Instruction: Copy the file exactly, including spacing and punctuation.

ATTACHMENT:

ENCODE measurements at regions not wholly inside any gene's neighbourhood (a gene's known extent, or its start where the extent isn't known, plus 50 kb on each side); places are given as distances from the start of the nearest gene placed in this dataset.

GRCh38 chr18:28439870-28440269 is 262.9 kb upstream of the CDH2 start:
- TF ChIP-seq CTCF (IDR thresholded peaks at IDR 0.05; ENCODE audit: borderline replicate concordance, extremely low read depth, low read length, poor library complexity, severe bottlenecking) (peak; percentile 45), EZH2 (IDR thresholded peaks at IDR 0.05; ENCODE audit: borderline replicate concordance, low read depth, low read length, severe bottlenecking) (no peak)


ENCODE measurements at regions not wholly inside any gene's neighbourhood (a gene's known extent, or its start where the extent isn't known, plus 50 kb on each side); places are given as distances from the start of the nearest gene placed in this dataset.

GRCh38 chr18:28439870-28440269 is 262.9 kb upstream of the CDH2 start:
- TF ChIP-seq CTCF (IDR thresholded peaks at IDR 0.05; ENCODE audit: borderline replicate concordance, extremely low read depth, low read length, poor library complexity, severe bottlenecking) (peak; percentile 45), EZH2 (IDR thresholded peaks at IDR 0.05; ENCODE audit: borderline replicate concordance, low read depth, low read length, severe bottlenecking) (no peak)